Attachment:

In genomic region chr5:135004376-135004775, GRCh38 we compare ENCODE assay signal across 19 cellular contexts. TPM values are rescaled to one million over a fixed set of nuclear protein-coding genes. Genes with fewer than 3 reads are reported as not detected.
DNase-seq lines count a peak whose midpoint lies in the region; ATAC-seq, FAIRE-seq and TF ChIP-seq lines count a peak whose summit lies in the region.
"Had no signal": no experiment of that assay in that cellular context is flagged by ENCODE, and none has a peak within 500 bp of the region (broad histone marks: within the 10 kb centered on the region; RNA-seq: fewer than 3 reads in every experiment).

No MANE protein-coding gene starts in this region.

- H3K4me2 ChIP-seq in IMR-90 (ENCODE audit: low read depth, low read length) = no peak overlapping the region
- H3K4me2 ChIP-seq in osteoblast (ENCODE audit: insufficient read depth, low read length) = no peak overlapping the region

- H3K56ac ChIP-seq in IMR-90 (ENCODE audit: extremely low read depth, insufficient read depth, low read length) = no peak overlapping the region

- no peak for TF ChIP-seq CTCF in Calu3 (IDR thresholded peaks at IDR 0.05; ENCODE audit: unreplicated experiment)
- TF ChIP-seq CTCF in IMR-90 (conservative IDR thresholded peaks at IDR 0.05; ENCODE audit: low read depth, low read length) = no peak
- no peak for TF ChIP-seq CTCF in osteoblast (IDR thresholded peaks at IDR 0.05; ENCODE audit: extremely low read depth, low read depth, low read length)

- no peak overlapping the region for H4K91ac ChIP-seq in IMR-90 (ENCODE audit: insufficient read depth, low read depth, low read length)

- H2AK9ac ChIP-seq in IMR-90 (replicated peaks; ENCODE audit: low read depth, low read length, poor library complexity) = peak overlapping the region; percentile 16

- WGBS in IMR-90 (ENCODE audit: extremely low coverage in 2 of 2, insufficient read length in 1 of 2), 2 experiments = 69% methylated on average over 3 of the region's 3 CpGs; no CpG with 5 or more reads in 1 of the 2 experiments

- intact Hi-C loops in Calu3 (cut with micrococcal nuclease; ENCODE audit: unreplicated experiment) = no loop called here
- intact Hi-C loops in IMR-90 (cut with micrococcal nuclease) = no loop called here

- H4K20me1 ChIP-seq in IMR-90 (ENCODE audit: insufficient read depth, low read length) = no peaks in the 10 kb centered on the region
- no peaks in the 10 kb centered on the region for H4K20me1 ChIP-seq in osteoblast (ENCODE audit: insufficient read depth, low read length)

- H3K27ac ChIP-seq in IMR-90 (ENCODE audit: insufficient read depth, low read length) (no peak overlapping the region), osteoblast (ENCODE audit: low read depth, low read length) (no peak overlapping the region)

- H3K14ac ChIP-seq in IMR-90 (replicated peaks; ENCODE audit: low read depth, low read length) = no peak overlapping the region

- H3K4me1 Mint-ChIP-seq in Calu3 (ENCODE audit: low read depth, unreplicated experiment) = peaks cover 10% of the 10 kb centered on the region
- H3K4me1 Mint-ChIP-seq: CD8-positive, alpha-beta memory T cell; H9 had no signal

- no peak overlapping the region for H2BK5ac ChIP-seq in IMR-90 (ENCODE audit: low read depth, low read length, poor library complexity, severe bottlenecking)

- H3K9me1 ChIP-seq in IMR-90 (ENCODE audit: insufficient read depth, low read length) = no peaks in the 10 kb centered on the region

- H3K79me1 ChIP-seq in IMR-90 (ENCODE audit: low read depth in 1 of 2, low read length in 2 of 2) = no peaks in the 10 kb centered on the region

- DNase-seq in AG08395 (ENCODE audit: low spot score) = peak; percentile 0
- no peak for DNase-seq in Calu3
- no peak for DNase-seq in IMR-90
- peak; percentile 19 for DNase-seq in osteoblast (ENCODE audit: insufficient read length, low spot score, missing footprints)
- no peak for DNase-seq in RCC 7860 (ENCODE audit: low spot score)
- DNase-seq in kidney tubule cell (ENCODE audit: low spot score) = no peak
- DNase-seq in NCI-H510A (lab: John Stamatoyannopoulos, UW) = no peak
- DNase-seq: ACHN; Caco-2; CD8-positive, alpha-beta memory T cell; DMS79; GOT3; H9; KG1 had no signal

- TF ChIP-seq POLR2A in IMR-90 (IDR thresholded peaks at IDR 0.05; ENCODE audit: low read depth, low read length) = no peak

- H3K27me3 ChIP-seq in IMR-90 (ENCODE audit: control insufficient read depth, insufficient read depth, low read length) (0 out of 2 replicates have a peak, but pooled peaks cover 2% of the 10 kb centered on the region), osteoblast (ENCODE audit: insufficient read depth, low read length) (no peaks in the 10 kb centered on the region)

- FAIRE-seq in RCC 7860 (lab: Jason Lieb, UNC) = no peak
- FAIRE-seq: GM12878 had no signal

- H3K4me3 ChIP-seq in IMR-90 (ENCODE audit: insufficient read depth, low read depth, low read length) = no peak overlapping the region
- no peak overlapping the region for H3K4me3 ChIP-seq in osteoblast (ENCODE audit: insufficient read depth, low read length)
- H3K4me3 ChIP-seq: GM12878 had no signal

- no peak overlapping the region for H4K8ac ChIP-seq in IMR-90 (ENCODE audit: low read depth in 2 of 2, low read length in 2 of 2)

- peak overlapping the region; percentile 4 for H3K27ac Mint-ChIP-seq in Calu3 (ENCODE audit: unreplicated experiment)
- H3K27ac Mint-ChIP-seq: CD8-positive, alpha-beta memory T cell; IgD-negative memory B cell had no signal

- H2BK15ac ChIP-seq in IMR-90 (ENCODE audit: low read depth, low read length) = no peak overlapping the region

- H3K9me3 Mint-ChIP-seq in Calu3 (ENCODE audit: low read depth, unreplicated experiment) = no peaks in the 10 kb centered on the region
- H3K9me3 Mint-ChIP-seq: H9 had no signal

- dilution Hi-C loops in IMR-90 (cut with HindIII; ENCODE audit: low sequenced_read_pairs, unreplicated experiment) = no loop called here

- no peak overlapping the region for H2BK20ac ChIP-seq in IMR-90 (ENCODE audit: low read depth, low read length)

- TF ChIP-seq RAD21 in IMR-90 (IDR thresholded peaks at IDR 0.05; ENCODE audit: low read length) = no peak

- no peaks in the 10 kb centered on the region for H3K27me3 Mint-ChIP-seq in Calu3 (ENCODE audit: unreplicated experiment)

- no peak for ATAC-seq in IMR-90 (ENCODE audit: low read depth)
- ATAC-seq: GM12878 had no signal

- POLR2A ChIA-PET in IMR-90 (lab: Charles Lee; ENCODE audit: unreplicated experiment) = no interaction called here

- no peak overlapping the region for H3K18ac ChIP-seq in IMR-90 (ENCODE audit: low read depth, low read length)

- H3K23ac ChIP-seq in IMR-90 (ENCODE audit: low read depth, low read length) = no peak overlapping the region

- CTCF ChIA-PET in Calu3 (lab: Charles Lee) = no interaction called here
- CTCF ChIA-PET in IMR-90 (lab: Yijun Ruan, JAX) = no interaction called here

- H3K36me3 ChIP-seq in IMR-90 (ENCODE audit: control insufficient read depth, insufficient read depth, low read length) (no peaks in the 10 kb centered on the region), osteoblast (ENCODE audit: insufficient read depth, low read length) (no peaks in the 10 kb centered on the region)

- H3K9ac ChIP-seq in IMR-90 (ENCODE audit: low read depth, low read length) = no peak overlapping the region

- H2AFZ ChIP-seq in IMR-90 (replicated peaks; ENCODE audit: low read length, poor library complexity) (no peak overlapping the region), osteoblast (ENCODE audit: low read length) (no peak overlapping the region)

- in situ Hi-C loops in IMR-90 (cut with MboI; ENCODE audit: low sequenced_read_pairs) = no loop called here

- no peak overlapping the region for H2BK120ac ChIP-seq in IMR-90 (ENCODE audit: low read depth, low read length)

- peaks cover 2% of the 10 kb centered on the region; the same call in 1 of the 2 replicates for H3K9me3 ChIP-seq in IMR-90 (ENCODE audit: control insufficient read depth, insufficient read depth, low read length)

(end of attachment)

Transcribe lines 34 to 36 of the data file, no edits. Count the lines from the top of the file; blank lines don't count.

- H3K27me3 ChIP-seq in IMR-90 (ENCODE audit: control insufficient read depth, insufficient read depth, low read length) (0 out of 2 replicates have a peak, but pooled peaks cover 2% of the 10 kb centered on the region), osteoblast (ENCODE audit: insufficient read depth, low read length) (no peaks in the 10 kb centered on the region)

- FAIRE-seq in RCC 7860 (lab: Jason Lieb, UNC) = no peak
- FAIRE-seq: GM12878 had no signal